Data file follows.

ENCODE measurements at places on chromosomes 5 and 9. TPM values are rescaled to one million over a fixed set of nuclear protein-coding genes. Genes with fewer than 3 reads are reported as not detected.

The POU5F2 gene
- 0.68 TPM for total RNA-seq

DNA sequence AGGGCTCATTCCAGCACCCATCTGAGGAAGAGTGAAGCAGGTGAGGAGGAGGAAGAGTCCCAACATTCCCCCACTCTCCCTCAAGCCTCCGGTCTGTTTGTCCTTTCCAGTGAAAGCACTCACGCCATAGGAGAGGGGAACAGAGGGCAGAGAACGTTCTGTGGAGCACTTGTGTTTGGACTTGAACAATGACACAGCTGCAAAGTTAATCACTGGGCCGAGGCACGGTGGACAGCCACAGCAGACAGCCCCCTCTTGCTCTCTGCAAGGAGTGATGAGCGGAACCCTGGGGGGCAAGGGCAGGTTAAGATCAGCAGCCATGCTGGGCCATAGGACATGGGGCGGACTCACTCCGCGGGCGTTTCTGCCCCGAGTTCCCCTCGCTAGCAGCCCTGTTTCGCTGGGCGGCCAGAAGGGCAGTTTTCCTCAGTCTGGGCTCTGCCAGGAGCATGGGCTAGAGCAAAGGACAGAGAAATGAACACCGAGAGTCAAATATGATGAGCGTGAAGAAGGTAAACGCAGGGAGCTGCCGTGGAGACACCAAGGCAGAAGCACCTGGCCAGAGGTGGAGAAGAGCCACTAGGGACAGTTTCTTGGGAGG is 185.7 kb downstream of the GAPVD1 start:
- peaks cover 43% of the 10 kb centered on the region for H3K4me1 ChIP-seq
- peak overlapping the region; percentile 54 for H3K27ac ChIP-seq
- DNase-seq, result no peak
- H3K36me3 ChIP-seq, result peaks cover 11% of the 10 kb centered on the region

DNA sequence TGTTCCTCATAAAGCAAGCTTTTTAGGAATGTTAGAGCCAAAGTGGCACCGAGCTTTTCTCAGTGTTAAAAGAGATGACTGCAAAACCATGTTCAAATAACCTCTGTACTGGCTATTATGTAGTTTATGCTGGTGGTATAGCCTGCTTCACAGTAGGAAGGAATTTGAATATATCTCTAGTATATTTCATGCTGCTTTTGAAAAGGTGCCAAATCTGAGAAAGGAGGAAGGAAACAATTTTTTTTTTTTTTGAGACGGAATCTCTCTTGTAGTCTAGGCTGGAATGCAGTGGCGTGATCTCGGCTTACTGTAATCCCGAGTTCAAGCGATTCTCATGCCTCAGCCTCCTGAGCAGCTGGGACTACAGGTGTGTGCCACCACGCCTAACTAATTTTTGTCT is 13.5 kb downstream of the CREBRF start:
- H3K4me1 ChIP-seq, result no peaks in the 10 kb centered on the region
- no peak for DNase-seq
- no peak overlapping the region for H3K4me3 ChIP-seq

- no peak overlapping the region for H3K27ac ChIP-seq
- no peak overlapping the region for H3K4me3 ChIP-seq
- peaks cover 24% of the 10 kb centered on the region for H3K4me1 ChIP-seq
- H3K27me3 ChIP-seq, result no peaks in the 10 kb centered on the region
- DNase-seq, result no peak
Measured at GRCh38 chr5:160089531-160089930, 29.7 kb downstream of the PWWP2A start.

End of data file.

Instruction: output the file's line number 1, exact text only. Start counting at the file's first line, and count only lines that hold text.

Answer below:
ENCODE measurements at places on chromosomes 5 and 9. TPM values are rescaled to one million over a fixed set of nuclear protein-coding genes. Genes with fewer than 3 reads are reported as not detected.